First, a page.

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Duke Johnson: ankle pain only when he overdoes it, on Blue & Figueroa's rape case: "I was disgusted;'' and on Al Golden's Penn State saga.

Greensboro, N.C. -- Had a quick chat this morning with running back Duke Johnson of the Miami Hurricanes. He looks great and seemed happy to be here at the Grandover Resort for the 2014 ACC Football Kickoff.

We'll get Duke in-depth, as well as Canes linebacker Denzel Perryman, late this afternoon. Their interviews end at 5 p.m.

 Johnson, listed as 5-9 and 206 pounds, looks rock-solid (and you can only imagine how that also pertains to Perryman, a man who prides himself on his physique and strength) and ready to go. Johnson already is on the Watch Lists for the Doak Walker Award (I'm a voter, by the way), Maxwell Award and Walter Camp Player of the Year Award.

 Duke rushed for 920 yards and six touchdowns in eight games before breaking his right ankle Nov. 2 at Florida State. He averaged 174.1 all-purpose yards. The year before he finished with 947 yards and 10 touchdowns in 12 games. Think he's itching to reach 1,000?

 Regarding his ankle, here's what he told me: "I'm 100 percent. I barely feel it. I feel good.''

 When asked when, if ever, he feels pain on it, he said, "Sometimes I feel pain when I'm doing too much and have a long day -- when I do more than one workout. When I do overtime, when I go the extra mile after practice. It's just pain, just tightness. Not really sharp pain, more like tightness of the ankle. You get off of it, ice it, heat it and stretch it out.

 "I used to sprain both my ankles, little sprains here and there.''

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Johnson was adamant about former teammates JaWand Blue and Alexander Figueroa, both linebackers arrested and charged with sexual battery July 8 after admitting to Coral Gables police they got a 17-year-old new UM student intoxicated and raped her on campus.

Johnson's reaction: "I was disgusted. Yeah, they’re my teammates and yeah they were my teammates and we hung out and talked. But there’s a certain line you don’t cross and there are certain things you don’t do and when you do I become the enemy. I become the guy that just can’t associate with you.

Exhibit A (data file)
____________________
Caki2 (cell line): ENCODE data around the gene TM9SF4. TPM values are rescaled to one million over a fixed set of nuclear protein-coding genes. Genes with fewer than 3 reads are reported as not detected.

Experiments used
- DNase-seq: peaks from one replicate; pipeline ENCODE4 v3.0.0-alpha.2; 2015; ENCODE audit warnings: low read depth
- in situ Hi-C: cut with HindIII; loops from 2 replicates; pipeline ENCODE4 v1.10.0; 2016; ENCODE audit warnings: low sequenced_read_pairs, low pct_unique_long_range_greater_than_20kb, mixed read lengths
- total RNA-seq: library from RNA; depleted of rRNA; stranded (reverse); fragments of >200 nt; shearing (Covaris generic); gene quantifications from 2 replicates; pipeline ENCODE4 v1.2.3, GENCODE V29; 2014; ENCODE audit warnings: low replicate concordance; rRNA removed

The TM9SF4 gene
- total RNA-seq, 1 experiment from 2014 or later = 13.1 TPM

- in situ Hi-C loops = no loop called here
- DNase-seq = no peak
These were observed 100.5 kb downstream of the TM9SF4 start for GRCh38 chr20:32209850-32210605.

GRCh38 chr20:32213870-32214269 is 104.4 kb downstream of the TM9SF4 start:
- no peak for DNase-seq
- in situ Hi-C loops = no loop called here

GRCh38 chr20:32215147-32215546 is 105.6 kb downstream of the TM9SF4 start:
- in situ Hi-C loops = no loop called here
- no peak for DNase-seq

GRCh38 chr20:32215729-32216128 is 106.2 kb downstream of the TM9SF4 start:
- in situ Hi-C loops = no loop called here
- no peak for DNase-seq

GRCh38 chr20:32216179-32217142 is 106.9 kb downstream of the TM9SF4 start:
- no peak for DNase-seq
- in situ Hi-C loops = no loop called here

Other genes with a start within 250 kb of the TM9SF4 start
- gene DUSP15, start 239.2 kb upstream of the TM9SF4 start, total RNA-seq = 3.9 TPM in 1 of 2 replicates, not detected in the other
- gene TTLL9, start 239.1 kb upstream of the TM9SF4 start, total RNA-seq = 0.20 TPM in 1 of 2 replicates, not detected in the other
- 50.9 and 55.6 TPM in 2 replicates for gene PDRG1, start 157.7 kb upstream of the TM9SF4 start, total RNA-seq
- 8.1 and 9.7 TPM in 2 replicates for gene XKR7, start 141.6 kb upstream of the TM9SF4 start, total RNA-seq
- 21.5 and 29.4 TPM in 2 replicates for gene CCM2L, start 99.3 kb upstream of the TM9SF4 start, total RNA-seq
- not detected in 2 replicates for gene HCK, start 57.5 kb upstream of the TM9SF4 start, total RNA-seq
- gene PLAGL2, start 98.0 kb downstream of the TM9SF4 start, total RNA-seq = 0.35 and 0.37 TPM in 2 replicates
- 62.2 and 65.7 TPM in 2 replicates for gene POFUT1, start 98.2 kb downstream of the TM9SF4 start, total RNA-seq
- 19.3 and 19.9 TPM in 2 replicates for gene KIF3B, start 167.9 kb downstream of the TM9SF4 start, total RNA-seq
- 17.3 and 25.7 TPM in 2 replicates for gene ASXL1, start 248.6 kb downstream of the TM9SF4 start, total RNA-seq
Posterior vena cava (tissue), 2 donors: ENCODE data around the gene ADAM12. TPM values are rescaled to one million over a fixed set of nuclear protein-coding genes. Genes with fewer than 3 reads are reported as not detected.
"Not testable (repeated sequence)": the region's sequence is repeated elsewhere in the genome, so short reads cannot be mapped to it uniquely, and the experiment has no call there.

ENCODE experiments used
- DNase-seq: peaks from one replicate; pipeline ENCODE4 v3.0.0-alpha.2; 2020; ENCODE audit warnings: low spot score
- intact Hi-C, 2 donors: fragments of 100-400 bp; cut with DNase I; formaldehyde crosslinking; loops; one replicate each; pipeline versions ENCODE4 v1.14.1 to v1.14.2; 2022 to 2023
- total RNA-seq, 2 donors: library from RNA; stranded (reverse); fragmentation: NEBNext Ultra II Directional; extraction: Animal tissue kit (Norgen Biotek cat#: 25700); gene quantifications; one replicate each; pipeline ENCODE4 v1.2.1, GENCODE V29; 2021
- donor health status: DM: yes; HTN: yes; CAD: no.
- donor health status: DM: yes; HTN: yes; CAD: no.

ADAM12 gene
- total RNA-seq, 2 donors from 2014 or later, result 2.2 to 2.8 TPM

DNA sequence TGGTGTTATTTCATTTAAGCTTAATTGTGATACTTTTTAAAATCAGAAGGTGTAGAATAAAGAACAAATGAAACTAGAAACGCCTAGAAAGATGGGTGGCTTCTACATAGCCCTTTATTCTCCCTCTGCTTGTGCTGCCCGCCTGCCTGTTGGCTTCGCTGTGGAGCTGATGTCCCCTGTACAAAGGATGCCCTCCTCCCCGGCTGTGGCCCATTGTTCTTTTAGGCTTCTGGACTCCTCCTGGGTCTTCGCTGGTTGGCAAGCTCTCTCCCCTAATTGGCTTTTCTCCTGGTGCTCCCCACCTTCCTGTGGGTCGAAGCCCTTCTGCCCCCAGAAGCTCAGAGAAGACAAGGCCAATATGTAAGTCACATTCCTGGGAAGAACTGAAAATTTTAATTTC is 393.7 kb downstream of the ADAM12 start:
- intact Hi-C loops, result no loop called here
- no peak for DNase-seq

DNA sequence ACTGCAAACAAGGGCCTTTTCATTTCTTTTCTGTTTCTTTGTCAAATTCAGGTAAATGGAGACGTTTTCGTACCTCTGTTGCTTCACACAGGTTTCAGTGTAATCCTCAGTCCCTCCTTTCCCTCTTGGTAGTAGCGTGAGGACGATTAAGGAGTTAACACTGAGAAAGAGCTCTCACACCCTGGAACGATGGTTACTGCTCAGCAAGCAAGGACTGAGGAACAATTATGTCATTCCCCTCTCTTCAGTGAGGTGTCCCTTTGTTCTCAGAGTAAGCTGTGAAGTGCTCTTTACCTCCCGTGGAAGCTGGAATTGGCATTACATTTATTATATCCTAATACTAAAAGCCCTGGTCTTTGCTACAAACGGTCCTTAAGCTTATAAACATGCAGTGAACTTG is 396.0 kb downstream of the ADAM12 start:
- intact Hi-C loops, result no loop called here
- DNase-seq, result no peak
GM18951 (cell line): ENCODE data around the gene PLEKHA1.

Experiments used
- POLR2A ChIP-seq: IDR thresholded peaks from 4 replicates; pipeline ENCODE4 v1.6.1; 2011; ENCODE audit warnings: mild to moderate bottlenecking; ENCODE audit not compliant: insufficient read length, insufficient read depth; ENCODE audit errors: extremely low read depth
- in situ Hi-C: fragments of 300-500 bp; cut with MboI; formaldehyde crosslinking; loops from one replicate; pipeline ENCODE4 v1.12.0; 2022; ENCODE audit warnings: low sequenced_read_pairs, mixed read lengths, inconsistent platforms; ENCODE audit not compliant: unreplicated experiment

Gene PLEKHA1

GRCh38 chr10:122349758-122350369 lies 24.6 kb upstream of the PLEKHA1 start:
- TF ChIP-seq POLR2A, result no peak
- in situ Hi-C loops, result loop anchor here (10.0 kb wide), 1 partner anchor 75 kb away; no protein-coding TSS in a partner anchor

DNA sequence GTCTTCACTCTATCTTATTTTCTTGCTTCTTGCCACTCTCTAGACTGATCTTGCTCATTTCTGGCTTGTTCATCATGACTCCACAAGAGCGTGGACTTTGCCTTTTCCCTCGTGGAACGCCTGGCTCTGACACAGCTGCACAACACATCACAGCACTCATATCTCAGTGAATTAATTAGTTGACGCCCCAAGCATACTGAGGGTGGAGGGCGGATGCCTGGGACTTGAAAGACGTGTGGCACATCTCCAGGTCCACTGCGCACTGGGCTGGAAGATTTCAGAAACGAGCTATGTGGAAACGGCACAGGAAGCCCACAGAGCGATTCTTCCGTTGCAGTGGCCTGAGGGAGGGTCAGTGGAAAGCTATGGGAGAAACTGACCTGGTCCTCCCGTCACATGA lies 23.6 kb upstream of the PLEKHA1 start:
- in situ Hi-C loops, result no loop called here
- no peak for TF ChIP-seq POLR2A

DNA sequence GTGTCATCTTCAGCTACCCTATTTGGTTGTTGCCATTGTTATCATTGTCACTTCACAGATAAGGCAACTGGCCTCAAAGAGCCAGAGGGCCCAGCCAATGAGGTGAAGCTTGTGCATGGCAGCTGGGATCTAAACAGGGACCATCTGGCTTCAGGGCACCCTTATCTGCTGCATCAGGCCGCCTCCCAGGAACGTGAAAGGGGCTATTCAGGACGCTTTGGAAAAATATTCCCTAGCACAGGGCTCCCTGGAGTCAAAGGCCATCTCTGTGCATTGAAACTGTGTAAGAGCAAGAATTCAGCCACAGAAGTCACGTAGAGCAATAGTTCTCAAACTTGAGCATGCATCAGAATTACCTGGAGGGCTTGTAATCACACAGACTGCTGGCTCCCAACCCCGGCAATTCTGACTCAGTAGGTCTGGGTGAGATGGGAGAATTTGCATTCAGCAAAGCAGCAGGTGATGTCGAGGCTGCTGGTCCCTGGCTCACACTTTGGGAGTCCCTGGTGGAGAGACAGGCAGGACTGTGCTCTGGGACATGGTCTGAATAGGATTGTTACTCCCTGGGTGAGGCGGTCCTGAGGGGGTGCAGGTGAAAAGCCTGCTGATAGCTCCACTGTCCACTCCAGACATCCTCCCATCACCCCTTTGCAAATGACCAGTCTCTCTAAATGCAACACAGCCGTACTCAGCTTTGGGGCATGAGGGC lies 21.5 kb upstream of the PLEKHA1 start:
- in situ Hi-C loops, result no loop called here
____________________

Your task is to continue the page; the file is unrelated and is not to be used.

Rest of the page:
"When the story came out I was more wanting to reach out to the girl and her family and make sure she was OK. Because that’s a family that just sent their daughter to college and that’s a fear of all families when they send their daughters to school. It hit homes with me because I have a goddaughter, I have a sister -- Autumn is 2. No matter how close you are with someone that’s not something that should ever be acceptable.

"I have not talked to them. I think the AD [Blake James] and Coach Golden made the right decision [to dismiss them permanently from team] but at the same time that was over their heads anyway. Once you get into the laws’ hands, there’s nothing they could do anyway. I feel like at the end of the day they would be off the team regardless."

Though there was a team meeting after the rape charges, Johnson said the team met with coaches. He was asked if UM conducts any seminars or lifeskill classes preparing them for social situations that could arise in college and how to cope.

"No,'' he said. "My mother taught me. It’s just something you learn growing up."

Does he  think the players should be given any type of education on that?

"No. Everybody is not like that. It was just a couple of kids. I don’t think there are that many guys who need a class for it. I think when older guys start drinking, they're able to handle it on their own and they understand the law. They know what’s right and what’s wrong."

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 Duke on Al Golden's situation with Penn State and what it would have been like for the team if he left to become the coach there:

"It’s hard to say now what it would have been like, but obviously we would have had to move on and take the next step. We were on break at the time and just enjoyed our break, took our time off and hung out and relaxed. We weren’t bothered by it because if he left it was out of our control. If he stayed it was out of our control. The decision wasn’t up to us so there was nothing we could do. I think there was a time he did talk about it with us. but I didn’t even see the point. At the end of the day he had to make the best decision for his family."

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 Before the interview was ended I quickly asked Duke about new senior quarterback transfer Jake Heaps.

 "He's a smart quarterback,'' Johnson said. "I like him. He's a bit undersized but he makes up for it with his smart decisions and quick release. He's an older guy so he can read coverages well. He knows what to throw and when it's open.''

 But Johnson quickly added as he was whisked away for another interview: "But Jake just got into our system, so...''

   SUSAN MILLER DEGNAN

 

 

 

 

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